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Enhancing Higher Education Access

CSU receives $590,000 grant to expand College Credit Plus

Cleveland State University has received a $590,000 grant from the Ohio Department of Education to credential high school teachers for College Credit Plus, the unique educational initiative which allows Ohio students to take college courses while still in high school.

The grant will create a college teacher credentialing program at CSU, allowing high school teachers from across the region to take free graduate courses in their discipline and earn certification as CCP teachers. The effort seeks to expand the number of College Credit Plus classes that can be taught at area high schools and increase the number of students who enter college with significant course credit. This will ultimately help improve graduation rates, reduce student debt and expand higher education attainment across the state.

“CCP is a truly amazing program that assists students in getting a head start on college by providing college credit courses taught at their schools that are easily transferable to the university of their choice,” notes Dr. Kate O’Hara, professor of education at Cleveland State and the lead faculty member on the grant program. “One barrier that does exist is the lack of credentialed teachers to meet the demand for CCP courses. This credentialing program will address this challenge by offering online, hybrid, and evening classes at no charge for teachers accepted into the program.”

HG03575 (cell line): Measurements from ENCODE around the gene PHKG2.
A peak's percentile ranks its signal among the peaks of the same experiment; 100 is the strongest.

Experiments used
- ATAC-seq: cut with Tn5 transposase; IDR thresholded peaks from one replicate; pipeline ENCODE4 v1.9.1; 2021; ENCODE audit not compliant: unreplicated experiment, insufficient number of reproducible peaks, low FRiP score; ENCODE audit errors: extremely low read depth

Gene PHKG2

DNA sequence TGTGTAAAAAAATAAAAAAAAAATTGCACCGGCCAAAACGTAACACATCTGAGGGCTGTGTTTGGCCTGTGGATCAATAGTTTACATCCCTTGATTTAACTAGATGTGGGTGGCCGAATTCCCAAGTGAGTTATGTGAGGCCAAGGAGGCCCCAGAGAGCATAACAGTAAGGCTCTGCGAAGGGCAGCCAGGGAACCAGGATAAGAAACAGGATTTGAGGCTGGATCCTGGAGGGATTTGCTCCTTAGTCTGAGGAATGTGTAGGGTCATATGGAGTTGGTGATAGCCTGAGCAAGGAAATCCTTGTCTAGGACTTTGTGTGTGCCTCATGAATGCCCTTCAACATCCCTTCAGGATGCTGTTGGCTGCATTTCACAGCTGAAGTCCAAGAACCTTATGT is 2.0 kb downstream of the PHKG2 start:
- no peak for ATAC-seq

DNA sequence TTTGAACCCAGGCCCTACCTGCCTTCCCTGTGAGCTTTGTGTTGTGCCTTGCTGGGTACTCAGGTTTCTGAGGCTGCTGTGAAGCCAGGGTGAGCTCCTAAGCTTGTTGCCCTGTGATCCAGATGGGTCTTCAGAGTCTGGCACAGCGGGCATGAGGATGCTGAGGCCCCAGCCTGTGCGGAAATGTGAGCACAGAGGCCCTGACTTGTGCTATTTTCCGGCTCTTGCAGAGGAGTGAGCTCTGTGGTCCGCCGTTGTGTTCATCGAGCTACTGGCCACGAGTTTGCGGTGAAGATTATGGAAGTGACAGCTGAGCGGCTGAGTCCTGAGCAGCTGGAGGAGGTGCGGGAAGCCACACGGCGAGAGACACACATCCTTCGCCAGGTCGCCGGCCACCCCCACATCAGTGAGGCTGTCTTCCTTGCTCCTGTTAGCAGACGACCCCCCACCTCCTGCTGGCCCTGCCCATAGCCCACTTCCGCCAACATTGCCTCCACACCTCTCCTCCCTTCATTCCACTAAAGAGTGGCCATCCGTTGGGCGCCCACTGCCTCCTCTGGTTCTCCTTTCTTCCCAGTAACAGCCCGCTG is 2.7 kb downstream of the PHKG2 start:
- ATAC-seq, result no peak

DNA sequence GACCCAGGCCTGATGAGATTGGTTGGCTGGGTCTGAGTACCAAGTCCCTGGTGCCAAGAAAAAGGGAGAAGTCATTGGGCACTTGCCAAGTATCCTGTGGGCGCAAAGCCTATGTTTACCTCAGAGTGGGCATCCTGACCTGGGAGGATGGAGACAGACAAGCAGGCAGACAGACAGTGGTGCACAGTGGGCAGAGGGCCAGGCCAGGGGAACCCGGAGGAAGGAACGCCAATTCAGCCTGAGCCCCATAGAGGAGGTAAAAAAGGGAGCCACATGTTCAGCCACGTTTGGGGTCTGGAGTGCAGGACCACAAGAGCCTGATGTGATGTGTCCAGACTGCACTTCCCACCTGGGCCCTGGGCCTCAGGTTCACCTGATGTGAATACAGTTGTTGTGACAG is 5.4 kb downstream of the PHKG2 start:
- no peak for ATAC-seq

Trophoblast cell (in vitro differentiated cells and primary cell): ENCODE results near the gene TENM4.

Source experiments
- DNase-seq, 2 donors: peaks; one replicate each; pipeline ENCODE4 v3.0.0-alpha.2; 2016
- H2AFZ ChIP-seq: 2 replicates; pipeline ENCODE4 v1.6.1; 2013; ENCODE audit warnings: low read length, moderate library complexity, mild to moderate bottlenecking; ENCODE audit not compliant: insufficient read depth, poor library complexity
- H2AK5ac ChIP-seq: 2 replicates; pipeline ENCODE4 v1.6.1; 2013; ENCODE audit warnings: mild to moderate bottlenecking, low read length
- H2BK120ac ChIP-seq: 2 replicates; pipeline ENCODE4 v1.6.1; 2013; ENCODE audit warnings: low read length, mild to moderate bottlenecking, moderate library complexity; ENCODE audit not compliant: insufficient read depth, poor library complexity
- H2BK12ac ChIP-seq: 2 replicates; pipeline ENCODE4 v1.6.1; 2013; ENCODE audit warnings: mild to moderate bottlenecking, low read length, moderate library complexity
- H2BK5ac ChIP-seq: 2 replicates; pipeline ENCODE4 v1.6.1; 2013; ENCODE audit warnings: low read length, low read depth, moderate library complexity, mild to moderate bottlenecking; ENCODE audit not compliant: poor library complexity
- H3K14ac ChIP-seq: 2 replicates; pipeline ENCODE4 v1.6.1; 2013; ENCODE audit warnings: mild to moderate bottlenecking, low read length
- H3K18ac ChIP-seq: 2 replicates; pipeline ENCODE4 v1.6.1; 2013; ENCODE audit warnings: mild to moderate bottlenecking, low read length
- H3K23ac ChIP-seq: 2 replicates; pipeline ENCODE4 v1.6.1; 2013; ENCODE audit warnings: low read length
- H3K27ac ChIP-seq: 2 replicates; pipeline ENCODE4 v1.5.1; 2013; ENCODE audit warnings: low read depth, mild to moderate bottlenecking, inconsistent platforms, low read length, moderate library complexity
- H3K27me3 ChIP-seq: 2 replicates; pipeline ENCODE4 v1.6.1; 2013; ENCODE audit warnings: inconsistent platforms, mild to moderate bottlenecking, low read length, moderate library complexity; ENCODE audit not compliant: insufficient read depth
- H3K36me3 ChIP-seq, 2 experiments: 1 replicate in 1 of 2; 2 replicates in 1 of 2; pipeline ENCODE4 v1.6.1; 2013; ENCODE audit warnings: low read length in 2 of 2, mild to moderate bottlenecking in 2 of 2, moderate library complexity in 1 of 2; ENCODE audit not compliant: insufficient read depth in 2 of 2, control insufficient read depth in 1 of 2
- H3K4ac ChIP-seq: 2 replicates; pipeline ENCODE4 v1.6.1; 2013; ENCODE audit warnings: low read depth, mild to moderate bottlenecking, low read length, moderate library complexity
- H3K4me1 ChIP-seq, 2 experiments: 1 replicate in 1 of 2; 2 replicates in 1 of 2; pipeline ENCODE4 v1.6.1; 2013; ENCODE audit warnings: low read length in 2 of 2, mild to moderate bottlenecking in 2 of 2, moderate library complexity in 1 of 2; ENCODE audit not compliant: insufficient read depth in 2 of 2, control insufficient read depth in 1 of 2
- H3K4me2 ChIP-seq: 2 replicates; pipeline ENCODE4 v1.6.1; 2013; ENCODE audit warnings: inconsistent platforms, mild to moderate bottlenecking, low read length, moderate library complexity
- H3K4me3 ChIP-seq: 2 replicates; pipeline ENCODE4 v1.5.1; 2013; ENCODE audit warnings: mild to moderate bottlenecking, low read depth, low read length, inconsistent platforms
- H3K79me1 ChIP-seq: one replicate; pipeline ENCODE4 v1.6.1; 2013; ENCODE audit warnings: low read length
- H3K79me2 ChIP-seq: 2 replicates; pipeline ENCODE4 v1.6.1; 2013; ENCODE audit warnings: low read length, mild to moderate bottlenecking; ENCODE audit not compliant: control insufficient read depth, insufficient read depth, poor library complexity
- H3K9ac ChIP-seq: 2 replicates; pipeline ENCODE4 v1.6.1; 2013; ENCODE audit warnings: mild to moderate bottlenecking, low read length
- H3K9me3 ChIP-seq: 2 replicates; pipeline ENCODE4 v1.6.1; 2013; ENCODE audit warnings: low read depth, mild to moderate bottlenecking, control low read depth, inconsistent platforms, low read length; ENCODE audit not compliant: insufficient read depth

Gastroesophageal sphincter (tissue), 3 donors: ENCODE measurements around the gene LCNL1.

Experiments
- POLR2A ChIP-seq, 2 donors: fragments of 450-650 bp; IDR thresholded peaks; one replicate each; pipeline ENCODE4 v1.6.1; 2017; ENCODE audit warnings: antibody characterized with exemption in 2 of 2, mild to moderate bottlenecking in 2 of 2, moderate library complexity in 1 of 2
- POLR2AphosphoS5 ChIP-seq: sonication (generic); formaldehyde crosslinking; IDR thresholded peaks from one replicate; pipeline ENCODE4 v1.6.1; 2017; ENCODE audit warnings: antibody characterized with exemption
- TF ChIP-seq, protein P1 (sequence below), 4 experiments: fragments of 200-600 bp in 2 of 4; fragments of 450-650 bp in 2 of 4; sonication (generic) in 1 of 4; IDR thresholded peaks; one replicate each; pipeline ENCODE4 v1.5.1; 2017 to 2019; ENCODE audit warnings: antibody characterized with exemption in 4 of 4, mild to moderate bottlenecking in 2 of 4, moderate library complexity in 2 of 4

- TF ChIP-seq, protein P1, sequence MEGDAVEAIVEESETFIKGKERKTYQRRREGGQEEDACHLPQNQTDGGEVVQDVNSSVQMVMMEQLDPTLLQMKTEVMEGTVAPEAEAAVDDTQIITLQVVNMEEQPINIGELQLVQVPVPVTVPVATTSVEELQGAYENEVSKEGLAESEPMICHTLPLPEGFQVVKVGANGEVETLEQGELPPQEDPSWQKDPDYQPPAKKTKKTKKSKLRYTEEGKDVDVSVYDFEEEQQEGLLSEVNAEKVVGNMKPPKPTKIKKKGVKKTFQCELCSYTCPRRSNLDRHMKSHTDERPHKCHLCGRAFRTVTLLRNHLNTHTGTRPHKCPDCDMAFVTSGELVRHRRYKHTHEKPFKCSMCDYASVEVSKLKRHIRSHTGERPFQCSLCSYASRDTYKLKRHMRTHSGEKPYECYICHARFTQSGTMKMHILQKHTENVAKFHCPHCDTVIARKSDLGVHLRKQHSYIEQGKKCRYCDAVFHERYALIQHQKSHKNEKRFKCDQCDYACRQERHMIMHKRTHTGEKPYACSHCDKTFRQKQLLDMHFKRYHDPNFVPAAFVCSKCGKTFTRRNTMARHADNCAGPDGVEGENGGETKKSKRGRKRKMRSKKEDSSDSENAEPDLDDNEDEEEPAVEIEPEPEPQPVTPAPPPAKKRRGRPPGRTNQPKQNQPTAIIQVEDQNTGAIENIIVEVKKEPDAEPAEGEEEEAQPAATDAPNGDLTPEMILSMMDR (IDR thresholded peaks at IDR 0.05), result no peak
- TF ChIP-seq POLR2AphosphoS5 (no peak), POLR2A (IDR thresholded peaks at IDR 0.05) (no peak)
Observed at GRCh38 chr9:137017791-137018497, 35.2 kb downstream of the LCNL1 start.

The CSU effort is part of a $3 million initiative, which is designed to create multiple CCP credentialing programs across the state. High school teachers need to complete 18 credit hours in their subject area to receive the credential and then are hired as adjunct professors by the university that conducts CCP programs at their high school. The initiative will focus on mathematics, history, English, foreign languages and computer science.

“Cleveland State has been a longtime partner in the CCP program and is dedicated to finding additional avenues to make college more affordable and accessible for all,” O’Hara adds. “This new grant will further that goal and ensure that more students who want to take advantage of CCP courses have the opportunity.”